Over 90% of F1 Fanatic readers oppose the plan. Rarely have I seen opinion among fans so strong and so near to unanimous on any topic.

This presents those in charge with a glaring contradiction: they are trying to make F1 more appealing to people by introducing a rule the vast majority do not want. Hopefully that obvious point will become clear to them in the coming weeks and the rule can be scrapped before the season begins.

Then they can refocus their attention on fixing the things that are broken with the sport instead of those that aren’t.

Over to you

What do you think belongs on a list of the worst rules ever seen in F1? Have your say in the comments.

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  • 158 comments on “Top ten: Worst rules ever seen in F1”

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    1. Multiple issues so dividing them by topic.

      DRS situation
      I think overall DRS has been a positive step given that the focus on aero made overtaking all but impossible. Yes, there are situations where the driver in front becomes a sitting duck. This can be remedied in multiple ways:
      1) Ensure that DRS confers a maximum advantage of increase in speed of say 5 mph. [Complex and difficult to enforce]
      2) Change how ERS can be used in conjugation with DRS. The lead driver is allowed to use the full ERS capacity (120 kW) while the driver using DRS can only use a fraction of the ERS capacity. The fraction may be a global number for the season or it may vary from race to race. [Simple and easy to enforce, pressing the DRS button limits the ERS capacity to a preassigned fraction.]
      3) Allow current form of DRS only after the gap between two drivers in 30 seconds or less. [Easiest change of the lot]
      4) Have adjustable rear wings and adjustable front wings and split DRS into offense and defense modes:
      a) Offense mode: Adjustable rear wing that allows the following driver a burst of speed of 10-12mph
      b) Defense mode: Adjustable front wing that allows the lead driver a burst of speed of 4-6 mph
      This means the speed difference between the drivers will be somewhere between 4-8 mph and may or may not be enough for an overtaking maneuver. [Really complex and difficult to enforce]

      Double points situation
      Double points for the last race is a dumb idea as it clearly adds value only to marketing and entertainment at the cost of the competition.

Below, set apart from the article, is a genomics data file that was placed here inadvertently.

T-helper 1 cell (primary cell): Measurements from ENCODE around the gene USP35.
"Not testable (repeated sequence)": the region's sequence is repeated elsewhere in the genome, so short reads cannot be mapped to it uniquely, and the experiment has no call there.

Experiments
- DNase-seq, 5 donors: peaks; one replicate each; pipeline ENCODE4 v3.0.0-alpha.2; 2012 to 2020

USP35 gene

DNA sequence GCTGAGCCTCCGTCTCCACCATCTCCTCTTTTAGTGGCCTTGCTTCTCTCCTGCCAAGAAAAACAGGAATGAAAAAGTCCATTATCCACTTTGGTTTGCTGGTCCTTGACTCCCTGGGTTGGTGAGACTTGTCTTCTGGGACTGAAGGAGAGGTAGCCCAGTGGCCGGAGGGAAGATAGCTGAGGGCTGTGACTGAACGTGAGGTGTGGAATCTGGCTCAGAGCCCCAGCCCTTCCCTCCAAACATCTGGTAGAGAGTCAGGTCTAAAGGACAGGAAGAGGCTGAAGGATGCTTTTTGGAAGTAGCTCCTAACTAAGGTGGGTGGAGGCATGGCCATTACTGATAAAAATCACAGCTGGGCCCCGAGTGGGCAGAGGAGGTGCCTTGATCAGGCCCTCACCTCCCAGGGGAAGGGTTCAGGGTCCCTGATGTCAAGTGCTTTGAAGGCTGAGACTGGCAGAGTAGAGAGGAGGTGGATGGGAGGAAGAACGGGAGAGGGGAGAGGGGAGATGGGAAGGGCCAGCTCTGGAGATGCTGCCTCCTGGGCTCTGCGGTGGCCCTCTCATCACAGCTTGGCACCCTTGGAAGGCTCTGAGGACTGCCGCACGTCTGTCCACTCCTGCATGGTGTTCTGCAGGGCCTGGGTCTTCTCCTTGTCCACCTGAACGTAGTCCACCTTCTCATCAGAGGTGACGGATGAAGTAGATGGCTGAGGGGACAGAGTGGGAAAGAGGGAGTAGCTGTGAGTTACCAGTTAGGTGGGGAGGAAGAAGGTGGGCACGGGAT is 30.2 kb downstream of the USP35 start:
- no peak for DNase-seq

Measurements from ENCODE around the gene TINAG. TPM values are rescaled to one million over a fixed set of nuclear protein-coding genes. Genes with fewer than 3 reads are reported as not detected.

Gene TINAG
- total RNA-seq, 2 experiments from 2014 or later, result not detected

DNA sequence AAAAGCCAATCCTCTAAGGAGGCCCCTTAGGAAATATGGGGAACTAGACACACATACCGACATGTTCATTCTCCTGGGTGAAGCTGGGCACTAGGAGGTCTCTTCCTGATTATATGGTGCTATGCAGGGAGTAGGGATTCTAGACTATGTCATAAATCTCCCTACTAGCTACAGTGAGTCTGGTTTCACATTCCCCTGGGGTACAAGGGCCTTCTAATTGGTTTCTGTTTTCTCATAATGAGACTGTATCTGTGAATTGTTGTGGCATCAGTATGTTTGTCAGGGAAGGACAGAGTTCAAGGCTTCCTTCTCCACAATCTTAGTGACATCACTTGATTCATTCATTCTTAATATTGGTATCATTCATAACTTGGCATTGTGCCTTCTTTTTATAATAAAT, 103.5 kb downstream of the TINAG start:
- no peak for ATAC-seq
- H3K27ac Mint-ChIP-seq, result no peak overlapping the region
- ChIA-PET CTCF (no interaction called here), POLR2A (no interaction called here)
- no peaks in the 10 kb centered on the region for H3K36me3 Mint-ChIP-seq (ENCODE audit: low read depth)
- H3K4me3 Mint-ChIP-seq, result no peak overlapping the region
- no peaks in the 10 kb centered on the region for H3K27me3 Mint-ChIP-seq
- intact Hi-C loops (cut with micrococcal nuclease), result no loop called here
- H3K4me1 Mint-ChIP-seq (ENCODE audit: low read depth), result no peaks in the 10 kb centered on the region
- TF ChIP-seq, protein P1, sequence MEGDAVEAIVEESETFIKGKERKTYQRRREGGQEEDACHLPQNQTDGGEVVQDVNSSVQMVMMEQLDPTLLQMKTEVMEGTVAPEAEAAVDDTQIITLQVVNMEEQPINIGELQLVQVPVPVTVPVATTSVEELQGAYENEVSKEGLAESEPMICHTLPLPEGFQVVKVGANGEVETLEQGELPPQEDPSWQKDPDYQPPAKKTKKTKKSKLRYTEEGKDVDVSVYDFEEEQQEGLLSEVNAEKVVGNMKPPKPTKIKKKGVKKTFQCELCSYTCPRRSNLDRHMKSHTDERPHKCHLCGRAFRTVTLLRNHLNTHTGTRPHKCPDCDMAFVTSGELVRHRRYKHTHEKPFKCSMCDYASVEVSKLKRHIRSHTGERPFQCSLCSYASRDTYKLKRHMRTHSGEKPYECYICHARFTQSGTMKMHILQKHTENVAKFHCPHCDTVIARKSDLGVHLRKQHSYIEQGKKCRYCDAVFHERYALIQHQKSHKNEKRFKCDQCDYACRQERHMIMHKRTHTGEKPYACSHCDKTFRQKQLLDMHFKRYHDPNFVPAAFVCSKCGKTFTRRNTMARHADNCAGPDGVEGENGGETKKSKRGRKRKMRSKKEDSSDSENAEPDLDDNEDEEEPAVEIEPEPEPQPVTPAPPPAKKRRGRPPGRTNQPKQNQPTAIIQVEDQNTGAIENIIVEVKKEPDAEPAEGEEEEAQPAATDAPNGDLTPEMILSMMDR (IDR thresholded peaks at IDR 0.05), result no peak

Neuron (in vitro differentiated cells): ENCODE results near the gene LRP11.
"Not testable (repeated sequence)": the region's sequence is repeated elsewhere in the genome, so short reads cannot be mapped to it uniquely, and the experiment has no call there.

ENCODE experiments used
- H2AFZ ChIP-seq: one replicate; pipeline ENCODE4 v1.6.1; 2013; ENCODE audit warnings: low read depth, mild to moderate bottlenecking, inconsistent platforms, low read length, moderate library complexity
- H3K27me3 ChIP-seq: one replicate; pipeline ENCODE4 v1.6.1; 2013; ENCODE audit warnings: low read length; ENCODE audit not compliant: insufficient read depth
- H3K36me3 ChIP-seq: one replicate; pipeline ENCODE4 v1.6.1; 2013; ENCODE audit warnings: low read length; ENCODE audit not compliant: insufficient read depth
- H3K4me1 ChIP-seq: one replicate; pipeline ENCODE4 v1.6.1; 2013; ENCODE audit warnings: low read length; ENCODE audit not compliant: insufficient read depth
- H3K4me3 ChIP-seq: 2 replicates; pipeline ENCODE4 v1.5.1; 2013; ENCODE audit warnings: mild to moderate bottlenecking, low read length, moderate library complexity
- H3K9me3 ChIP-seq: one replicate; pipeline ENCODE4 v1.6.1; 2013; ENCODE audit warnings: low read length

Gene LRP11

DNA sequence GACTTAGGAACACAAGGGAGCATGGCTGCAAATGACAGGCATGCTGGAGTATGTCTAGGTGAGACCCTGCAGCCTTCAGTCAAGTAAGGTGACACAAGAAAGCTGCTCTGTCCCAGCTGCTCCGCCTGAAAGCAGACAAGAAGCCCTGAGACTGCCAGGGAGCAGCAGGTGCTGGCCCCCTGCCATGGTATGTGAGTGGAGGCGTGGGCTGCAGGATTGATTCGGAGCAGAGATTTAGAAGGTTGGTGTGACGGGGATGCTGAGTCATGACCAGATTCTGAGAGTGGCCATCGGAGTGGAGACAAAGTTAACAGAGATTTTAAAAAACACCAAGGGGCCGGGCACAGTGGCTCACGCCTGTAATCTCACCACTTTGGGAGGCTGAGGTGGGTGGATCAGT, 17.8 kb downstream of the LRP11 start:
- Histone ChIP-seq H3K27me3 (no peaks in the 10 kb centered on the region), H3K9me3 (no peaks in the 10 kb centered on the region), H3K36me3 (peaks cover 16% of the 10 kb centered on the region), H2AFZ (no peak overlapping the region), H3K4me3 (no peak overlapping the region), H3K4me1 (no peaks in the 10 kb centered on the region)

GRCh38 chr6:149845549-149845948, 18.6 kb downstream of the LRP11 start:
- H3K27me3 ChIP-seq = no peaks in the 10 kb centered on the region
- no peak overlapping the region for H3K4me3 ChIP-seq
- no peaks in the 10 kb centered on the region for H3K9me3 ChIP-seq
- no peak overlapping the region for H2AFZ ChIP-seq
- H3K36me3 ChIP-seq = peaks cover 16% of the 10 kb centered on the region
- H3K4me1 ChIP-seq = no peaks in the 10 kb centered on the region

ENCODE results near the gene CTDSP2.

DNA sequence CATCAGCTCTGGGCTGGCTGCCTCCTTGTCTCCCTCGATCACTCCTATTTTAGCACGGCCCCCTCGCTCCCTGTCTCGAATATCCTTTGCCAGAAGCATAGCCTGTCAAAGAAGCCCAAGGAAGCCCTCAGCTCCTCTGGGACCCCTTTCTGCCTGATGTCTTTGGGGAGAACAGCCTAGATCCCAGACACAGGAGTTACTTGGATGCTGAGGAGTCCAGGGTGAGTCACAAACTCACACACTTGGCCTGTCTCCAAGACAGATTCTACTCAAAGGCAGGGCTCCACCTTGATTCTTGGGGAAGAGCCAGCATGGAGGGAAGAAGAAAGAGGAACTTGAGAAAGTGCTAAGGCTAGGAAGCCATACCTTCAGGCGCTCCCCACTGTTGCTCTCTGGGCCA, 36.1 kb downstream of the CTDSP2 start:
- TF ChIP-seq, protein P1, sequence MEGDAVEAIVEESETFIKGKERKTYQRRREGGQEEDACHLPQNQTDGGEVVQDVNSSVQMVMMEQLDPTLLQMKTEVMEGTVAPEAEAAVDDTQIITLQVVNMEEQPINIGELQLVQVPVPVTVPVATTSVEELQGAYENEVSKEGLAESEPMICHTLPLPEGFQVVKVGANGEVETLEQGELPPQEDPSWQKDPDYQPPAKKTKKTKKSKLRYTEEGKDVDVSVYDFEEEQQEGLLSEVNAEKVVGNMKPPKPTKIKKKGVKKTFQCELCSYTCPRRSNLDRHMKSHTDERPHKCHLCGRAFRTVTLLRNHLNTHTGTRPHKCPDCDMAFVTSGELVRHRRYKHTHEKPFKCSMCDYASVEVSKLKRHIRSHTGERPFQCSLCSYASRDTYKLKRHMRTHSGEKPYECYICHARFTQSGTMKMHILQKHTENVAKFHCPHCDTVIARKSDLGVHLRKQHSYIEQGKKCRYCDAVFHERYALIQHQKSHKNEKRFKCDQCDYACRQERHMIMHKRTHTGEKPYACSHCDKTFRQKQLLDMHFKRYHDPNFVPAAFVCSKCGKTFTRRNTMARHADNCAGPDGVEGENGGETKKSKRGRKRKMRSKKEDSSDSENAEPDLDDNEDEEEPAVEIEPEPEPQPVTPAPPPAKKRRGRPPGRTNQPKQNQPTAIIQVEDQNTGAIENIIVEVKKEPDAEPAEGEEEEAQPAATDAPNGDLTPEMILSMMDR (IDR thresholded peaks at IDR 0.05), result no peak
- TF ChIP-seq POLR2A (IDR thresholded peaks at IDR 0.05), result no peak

However it can be done in a nice way by introducing the idea of jokers.
      1) In a season, every driver gets 1 joker for use in the driver’s championship(WDC) and every team gets 1 joker to use in the constructor’s championship(WCC). At a given race, a team and its associated drivers can only play either the driver’s joker or the teams joker and not both.
      [This ensures that a driver’s interest’s and a team’s interest’s are not in conflict and offers a degree of protection to the driver’s, particularly the team’s 2nd driver.]
      2) When you use a joker in a race any points that you score get doubled.
      3) The intention to play the joker can be made
      a) earliest: after the end of qualifying
      b) latest: one hour before the start of the race
      [Creates an element of surprise for the audience and provides the teams with an element of security]

      1) Every driver/team has a chance to score extra points on a circuit that suits them.
      2) There is an element of strategy involved here, for both the top teams and the mid-field teams.
      3) Generates audience interest, speculation and discussion.

      1) A team’s WCC points will not be equal to WDC#1 + WDC#2. [This seems like a small price to pay, the equality will only happen if zero additional points are scored with the jokers]
      2) How do we deal with undue mischief from other drivers/teams towards a driver/team who is playing a joker in a given race? As this is a bit of a ‘WMD’ situation, the FIA will have to add very stiff penalties for undue interference. The GPDA will also have to play an active role in ensuring that the driver’s play nice with each other as far as joker’s go.

      Ideally, I think it should be 2 jokers for every driver and 2 joker’s for every team but as proof of concept 1 joker will do. More than 2 will be too tough to manage.


    2. I whole heartily agree that the narrow cars look like crap compared to the wider 200cm cars. DRS is a joke.

    3. I like the narrow track more than the 2009 new wing ration, personally most people have become more appreciative of the narrow track cars, they were actually not bad even if the grooved tyres had most of the blame for the 1998-2008 cars